exchequer’s annual corporate tax take; but only if some existing barriers to
entry for overseas players are removed, according to a new report.
The ‘Making the Most of our Natural Resources’ study — undertaken by
PricewaterhouseCoopers (PwC) and commissioned by Providence Resources — claims
that, with the right supporting conditions in place, if Ireland were to have 10
commercial Barryroe-style fields in operation, an average of 13,500 jobs could
be maintained per year, during the average 10-year development phase, with
11,500 a year produced during the average 25-year production phase.
PwC also claims, in the newly published report, that even a single producing
field, such as Barryroe, could bring in about €4.5bn in corporate tax and profit
resource rent tax over its lifespan; which would equate to the Government’s
total corporate tax take in 2011.
However, despite ExxonMobil beginning drilling off the west coast and a host of
smaller independent international explorers increasingly looking at Irish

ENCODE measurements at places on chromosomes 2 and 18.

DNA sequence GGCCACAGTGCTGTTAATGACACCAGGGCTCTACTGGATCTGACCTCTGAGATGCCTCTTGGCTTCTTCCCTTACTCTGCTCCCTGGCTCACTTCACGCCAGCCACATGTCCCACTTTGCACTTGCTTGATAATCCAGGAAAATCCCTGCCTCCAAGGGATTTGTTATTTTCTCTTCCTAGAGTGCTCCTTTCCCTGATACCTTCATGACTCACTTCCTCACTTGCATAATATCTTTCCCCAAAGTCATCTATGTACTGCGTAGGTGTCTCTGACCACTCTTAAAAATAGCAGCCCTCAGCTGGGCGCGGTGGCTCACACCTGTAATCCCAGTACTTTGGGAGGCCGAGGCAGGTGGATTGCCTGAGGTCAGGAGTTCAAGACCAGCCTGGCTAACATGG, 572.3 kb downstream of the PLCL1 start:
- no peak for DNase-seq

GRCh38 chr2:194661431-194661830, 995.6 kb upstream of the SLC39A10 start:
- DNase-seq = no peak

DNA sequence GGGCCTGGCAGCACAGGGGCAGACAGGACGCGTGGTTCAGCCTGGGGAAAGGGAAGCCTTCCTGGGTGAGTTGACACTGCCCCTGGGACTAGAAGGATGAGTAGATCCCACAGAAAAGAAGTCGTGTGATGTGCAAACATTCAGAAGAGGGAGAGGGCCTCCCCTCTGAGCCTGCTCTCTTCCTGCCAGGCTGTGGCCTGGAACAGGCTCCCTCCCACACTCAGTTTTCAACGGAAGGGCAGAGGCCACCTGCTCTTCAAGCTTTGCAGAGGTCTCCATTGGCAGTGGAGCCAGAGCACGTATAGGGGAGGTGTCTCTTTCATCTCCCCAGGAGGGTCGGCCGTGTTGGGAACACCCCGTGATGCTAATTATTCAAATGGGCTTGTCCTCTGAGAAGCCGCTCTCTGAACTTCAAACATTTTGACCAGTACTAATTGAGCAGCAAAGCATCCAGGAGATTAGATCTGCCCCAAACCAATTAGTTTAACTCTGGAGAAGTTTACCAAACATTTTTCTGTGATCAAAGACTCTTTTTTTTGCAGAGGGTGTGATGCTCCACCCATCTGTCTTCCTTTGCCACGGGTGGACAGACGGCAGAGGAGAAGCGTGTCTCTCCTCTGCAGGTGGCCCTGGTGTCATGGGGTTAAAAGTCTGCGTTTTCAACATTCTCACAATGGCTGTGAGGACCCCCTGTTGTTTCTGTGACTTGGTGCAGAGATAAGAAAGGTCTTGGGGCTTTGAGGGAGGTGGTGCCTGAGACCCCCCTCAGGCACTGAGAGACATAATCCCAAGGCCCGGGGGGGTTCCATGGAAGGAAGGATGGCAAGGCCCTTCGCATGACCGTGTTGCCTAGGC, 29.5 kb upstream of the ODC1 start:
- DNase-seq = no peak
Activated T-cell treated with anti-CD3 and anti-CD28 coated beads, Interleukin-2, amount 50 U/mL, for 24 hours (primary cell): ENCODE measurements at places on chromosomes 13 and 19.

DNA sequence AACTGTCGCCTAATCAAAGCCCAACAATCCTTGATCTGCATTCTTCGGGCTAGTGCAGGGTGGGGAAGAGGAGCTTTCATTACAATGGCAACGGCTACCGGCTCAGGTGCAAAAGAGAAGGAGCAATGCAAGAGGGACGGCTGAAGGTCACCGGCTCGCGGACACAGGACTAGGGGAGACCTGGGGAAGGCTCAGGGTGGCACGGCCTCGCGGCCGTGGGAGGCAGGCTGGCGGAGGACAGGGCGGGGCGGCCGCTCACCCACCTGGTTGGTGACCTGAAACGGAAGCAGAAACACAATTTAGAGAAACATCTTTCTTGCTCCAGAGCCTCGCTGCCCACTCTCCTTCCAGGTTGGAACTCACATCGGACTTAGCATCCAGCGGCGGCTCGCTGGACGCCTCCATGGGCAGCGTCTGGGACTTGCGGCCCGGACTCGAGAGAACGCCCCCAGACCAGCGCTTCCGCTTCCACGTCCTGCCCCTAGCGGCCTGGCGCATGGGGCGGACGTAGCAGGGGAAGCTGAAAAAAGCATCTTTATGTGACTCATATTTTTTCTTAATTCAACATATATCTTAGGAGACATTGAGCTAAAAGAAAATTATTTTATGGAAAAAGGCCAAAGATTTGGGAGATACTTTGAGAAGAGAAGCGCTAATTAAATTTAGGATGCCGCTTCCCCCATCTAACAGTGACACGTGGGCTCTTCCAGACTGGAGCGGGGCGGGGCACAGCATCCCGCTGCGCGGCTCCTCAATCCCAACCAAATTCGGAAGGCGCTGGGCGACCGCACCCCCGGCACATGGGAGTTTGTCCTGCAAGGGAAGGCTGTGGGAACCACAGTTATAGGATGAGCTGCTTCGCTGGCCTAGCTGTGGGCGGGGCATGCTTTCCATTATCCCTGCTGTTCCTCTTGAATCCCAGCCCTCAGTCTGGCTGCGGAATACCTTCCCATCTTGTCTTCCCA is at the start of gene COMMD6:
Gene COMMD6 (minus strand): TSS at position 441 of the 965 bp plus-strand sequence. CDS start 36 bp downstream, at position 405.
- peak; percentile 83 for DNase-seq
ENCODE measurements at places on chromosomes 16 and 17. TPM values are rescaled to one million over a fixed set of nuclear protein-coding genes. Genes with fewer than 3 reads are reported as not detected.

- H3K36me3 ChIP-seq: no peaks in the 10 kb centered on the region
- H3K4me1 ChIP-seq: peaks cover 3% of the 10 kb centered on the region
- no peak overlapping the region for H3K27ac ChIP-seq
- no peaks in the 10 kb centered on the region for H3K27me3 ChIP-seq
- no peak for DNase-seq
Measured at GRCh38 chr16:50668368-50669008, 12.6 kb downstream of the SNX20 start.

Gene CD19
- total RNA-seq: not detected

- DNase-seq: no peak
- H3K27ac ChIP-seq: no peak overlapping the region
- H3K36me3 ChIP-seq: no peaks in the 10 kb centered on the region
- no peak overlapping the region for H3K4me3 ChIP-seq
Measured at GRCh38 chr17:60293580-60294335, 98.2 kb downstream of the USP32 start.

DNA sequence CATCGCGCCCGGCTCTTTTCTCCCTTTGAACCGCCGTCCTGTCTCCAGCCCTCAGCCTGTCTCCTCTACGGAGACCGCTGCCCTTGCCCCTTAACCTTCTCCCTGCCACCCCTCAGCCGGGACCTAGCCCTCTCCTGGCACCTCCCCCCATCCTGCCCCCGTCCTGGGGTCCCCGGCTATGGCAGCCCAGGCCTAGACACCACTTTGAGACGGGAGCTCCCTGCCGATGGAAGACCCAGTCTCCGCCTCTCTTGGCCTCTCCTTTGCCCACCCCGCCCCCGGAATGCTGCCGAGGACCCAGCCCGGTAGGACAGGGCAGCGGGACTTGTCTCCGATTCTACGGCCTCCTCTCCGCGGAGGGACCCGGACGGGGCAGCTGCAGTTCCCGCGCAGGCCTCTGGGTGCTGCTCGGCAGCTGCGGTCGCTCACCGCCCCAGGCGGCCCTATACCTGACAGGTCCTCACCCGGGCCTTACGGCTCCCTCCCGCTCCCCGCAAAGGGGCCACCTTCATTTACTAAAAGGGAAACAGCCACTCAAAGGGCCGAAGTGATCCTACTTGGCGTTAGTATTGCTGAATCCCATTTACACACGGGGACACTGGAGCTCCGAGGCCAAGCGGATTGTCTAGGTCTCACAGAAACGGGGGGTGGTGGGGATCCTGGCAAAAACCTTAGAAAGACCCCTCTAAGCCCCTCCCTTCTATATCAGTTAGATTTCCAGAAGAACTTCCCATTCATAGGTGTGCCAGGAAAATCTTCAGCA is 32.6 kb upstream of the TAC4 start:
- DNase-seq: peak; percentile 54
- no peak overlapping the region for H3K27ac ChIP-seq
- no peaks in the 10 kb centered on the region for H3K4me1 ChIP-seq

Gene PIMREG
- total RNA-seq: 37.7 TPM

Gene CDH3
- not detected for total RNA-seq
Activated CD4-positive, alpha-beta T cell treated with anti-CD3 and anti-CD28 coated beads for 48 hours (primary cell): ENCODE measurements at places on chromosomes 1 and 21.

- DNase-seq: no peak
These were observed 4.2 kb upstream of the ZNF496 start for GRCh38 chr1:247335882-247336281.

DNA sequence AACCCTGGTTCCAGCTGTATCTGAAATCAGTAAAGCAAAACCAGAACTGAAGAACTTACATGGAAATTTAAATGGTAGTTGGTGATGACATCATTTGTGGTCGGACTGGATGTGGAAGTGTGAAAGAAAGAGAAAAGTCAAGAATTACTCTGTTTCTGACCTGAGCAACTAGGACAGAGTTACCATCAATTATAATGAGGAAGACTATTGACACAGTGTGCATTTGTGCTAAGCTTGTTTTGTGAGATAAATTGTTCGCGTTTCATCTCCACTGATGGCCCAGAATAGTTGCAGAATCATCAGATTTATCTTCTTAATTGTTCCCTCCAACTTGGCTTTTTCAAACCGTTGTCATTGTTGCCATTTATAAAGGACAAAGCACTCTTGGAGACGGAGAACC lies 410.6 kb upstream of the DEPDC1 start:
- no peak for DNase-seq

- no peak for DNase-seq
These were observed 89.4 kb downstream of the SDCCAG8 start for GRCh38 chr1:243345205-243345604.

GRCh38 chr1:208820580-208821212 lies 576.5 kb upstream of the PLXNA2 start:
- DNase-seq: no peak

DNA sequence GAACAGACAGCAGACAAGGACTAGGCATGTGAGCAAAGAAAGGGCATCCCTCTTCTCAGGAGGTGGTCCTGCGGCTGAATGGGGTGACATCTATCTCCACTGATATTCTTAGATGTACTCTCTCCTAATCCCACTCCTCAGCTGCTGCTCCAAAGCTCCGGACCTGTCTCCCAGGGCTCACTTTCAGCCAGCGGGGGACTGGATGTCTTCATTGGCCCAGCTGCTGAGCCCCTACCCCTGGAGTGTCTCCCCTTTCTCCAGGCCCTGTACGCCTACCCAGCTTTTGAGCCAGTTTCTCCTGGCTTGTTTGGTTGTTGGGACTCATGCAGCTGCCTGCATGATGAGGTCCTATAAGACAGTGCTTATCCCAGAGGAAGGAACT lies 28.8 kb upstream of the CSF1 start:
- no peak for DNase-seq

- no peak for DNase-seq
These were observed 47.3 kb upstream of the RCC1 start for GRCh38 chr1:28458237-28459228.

waters, the report suggests more needs to be done in order to unlock the true
potential of the industry here and attract more overseas players.
“Ireland is underperforming, relative to other European players, in the
attraction of exploration investment from the oil and gas industry. This
underperformance is partially attributable to factors beyond the control of
policymakers, but there are important policy contributors. The oil and gas
industry has the potential to transform local and national economies, but a
critical mass of activity is needed before a substantial indigenous supply base
can develop,” the study noted.
Ireland’s tax regime is seen as being “relatively favourable” compared to
high-production countries, but its performance, in terms of commercial
discoveries, remains weak, and the demand for licences is modest, PwC suggests.
It added that Ireland is still seen as a less attractive location, by foreign
explorers, than the likes of Britain and Norway, both of which have higher
headline tax rates.
Also commenting, Providence Resources chief executive, Tony O’Reilly Jr, said
that the report shows that if Ireland is to successfully exploit its hydrocarbon
potential, “continued and significant foreign direct investment will be